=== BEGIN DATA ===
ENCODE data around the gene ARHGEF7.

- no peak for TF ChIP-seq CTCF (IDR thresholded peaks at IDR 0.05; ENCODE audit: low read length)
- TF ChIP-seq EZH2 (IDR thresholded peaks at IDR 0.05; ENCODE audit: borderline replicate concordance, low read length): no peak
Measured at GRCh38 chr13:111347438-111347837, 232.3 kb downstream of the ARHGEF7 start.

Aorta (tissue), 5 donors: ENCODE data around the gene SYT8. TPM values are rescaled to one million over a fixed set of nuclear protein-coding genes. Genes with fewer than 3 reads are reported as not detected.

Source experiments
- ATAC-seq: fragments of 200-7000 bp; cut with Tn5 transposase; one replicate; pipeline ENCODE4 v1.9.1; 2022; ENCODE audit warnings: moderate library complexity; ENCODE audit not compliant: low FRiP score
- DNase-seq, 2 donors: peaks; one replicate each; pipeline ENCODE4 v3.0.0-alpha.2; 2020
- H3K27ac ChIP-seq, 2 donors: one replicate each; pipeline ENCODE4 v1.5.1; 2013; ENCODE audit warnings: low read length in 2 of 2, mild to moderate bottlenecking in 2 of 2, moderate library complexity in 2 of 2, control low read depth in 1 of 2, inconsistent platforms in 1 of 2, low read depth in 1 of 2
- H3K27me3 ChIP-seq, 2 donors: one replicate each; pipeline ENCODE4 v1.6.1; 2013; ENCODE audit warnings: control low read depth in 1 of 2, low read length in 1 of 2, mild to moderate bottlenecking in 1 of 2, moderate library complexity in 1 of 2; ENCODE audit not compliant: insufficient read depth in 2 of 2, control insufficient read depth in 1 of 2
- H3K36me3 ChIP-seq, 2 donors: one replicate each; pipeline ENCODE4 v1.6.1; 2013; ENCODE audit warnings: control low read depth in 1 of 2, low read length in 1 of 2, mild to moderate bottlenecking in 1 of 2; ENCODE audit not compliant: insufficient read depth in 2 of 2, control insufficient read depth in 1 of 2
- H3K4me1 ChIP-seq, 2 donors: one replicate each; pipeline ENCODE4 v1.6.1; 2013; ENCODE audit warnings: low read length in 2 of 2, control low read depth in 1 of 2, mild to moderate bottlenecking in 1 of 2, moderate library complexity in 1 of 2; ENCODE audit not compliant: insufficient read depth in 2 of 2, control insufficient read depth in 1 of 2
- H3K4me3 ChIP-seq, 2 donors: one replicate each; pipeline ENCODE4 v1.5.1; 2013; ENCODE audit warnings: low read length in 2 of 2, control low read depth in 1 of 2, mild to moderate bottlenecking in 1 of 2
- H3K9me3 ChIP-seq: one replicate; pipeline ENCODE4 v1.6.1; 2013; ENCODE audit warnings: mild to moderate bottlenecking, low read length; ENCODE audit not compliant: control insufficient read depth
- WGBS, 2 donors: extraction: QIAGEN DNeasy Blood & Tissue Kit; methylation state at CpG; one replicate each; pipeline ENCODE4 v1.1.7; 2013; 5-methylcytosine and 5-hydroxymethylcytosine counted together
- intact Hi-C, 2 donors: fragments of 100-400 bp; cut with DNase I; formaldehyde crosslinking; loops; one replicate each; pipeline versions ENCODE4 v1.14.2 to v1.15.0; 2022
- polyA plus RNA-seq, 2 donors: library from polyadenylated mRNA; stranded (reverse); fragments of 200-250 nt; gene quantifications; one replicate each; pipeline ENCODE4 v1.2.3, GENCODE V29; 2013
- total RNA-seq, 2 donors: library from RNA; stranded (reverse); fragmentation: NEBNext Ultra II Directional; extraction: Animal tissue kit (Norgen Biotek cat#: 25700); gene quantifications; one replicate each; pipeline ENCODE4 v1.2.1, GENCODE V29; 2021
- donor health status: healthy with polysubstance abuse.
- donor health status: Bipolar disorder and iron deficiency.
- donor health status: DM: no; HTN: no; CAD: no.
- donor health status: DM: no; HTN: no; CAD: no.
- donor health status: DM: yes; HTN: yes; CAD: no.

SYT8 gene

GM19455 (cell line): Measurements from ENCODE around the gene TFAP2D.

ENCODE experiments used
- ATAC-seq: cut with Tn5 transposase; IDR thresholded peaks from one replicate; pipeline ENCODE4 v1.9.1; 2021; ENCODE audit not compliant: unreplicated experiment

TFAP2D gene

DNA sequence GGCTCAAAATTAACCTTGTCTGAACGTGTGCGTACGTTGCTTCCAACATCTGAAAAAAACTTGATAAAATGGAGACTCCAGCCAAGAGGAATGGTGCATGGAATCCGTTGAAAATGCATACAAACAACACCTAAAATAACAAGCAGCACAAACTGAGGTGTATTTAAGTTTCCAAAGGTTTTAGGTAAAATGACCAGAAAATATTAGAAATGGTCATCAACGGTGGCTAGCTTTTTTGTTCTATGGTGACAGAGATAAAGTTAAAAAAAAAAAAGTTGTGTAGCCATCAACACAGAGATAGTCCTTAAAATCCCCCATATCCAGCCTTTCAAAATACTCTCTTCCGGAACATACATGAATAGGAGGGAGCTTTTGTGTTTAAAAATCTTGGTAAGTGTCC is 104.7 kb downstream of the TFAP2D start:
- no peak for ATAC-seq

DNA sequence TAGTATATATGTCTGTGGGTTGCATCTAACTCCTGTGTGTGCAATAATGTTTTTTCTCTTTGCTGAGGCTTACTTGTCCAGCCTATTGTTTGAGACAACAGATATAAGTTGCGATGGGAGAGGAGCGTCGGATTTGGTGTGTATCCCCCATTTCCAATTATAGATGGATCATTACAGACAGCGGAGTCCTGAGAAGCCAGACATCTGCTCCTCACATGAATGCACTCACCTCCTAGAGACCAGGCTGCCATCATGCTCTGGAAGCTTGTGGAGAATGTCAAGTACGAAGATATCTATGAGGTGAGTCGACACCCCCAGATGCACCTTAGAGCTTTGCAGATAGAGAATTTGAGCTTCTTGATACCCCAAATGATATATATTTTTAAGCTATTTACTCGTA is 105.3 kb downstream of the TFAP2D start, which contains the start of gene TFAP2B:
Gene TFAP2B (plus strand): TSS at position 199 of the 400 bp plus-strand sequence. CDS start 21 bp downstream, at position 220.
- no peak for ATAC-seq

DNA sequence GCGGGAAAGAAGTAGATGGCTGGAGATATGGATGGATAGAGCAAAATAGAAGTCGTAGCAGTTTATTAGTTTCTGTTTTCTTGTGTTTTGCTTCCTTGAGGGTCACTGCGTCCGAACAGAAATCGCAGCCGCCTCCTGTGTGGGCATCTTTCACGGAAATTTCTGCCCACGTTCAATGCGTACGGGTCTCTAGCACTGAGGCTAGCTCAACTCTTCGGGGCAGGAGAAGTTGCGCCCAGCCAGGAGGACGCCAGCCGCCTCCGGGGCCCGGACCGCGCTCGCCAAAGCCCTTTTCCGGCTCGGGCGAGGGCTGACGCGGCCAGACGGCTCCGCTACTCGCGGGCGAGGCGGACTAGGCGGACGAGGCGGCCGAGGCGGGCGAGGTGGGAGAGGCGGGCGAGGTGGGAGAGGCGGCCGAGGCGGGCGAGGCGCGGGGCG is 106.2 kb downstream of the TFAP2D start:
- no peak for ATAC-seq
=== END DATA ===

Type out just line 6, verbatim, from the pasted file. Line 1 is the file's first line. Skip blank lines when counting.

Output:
Source experiments